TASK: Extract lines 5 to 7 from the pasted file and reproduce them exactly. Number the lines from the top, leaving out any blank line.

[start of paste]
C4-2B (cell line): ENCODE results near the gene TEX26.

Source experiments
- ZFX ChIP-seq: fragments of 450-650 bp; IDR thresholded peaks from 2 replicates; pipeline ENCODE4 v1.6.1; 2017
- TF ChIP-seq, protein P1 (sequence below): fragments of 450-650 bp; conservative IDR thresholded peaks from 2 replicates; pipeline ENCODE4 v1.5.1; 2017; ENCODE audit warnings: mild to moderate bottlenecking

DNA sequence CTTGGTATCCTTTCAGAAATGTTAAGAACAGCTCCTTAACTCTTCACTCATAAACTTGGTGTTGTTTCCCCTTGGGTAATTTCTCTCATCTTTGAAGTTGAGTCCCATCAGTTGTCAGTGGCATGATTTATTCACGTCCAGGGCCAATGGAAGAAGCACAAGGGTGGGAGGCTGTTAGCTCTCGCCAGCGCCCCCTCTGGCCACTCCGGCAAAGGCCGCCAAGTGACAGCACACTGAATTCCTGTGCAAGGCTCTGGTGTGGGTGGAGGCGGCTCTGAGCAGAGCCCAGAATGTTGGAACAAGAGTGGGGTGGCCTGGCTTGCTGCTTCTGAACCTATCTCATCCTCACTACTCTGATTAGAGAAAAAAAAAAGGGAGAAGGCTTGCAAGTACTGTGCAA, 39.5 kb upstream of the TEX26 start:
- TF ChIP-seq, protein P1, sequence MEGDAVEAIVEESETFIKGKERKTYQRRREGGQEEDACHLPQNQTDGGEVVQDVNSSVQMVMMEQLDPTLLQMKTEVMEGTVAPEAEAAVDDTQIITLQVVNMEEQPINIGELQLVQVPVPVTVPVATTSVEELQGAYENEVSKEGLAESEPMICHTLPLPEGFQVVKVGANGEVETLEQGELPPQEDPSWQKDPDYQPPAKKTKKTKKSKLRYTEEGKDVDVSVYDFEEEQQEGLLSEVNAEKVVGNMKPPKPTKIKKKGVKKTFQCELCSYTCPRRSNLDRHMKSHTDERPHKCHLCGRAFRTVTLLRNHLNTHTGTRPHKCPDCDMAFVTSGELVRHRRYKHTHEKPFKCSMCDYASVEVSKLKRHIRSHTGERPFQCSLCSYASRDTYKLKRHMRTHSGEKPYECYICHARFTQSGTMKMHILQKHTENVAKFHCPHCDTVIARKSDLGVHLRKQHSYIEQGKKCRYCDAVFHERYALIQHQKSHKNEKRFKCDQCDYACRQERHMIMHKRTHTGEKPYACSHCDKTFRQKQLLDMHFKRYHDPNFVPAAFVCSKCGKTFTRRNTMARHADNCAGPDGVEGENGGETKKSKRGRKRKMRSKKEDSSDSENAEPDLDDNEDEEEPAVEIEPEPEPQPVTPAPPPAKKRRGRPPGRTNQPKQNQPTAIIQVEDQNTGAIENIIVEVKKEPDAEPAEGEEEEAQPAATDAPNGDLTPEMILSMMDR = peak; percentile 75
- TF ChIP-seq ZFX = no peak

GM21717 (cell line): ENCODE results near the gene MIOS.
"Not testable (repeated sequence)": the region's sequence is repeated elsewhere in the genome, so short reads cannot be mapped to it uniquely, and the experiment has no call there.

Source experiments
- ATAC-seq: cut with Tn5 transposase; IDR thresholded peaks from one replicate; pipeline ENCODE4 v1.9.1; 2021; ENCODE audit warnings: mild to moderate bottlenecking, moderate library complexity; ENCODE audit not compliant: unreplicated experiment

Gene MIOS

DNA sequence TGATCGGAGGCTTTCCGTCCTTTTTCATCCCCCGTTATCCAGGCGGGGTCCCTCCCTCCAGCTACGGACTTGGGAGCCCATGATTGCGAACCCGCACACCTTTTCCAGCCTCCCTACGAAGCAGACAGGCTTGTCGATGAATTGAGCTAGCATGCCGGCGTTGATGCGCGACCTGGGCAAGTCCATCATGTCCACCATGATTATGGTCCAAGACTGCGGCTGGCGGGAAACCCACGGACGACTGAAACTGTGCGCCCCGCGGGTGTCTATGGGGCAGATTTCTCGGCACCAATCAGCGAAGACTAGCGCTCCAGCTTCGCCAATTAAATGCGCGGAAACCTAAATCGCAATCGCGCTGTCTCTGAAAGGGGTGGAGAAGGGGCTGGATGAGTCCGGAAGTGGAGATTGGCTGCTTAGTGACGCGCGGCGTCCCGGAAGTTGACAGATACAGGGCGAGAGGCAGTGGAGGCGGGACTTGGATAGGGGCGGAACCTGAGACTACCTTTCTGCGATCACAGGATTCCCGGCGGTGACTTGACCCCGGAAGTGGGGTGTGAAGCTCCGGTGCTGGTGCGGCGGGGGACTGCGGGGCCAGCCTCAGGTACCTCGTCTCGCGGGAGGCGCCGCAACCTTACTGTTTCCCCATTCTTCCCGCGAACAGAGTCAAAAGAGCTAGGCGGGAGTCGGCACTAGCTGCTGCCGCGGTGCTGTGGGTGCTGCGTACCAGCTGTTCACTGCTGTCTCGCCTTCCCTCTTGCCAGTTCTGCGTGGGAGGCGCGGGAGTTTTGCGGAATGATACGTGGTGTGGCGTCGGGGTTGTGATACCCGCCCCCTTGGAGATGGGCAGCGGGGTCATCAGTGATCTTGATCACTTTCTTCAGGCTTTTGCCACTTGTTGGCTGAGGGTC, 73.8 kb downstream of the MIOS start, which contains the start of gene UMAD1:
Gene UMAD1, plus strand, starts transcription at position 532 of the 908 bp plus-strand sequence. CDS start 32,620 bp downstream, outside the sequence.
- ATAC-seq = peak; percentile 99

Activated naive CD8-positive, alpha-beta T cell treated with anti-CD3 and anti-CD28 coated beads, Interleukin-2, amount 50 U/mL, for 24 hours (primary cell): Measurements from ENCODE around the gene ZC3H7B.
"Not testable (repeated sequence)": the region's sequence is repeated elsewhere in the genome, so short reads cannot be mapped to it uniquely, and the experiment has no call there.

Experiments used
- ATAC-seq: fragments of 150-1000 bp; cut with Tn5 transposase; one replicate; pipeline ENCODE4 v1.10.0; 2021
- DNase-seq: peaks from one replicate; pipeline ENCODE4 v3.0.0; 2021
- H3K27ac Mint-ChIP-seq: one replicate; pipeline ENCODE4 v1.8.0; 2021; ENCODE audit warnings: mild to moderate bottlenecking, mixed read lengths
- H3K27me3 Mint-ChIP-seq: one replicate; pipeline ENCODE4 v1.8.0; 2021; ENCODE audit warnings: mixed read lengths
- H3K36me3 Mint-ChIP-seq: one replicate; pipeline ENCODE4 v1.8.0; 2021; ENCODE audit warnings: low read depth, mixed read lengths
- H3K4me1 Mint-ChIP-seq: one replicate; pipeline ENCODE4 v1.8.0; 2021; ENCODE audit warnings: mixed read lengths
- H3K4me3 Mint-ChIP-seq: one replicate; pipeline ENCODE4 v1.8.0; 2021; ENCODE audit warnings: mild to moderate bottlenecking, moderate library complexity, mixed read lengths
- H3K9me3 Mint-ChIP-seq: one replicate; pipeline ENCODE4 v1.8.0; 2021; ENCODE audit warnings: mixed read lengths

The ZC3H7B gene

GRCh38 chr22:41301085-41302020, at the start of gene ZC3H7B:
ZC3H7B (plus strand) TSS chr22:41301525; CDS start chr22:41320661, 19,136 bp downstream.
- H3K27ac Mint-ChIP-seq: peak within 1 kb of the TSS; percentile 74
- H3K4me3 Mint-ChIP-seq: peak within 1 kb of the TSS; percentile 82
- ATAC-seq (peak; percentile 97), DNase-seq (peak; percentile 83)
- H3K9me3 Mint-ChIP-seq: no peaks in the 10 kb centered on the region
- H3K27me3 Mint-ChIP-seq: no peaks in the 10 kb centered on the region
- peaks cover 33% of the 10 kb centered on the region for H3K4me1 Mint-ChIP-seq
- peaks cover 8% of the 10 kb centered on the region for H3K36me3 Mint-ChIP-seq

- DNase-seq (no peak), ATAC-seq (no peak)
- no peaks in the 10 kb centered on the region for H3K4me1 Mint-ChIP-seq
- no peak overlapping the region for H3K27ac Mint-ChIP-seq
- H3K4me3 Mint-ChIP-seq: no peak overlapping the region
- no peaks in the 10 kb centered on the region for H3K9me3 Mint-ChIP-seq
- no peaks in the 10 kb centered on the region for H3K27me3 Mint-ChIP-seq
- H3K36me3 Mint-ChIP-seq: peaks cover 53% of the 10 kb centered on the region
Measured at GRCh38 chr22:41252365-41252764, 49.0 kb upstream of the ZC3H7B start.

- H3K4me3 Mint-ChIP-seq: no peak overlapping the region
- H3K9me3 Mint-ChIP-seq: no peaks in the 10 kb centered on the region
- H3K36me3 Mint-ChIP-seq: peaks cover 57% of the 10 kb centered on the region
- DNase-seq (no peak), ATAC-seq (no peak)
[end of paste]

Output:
DNA sequence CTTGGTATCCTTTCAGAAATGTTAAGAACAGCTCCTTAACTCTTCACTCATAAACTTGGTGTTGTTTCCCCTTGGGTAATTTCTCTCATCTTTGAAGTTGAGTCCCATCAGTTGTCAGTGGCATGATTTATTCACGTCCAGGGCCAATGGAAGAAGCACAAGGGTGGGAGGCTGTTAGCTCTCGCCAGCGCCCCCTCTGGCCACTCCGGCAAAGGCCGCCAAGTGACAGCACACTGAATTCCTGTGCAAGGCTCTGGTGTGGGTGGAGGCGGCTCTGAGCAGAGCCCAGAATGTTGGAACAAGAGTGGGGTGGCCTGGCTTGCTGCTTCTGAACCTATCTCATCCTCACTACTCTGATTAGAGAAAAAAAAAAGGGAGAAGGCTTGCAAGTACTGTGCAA, 39.5 kb upstream of the TEX26 start:
- TF ChIP-seq, protein P1, sequence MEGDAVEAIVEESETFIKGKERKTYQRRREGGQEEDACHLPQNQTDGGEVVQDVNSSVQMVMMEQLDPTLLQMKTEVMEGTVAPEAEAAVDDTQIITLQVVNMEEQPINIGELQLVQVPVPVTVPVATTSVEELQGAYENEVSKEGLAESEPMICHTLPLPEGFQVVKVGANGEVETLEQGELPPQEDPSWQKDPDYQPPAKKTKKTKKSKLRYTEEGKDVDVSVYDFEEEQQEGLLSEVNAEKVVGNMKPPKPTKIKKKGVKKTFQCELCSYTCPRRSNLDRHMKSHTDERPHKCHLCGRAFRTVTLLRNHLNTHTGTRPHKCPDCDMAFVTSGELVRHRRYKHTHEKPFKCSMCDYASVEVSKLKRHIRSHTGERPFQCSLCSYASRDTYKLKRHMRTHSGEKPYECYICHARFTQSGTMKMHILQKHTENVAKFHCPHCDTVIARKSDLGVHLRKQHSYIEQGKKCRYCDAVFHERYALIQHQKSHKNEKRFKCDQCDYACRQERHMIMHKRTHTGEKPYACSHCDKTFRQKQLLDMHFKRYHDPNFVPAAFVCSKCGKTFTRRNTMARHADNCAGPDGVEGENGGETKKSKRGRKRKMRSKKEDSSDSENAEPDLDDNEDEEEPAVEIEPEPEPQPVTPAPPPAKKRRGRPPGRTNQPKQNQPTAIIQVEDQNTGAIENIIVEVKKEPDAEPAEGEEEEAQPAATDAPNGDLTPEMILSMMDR = peak; percentile 75
- TF ChIP-seq ZFX = no peak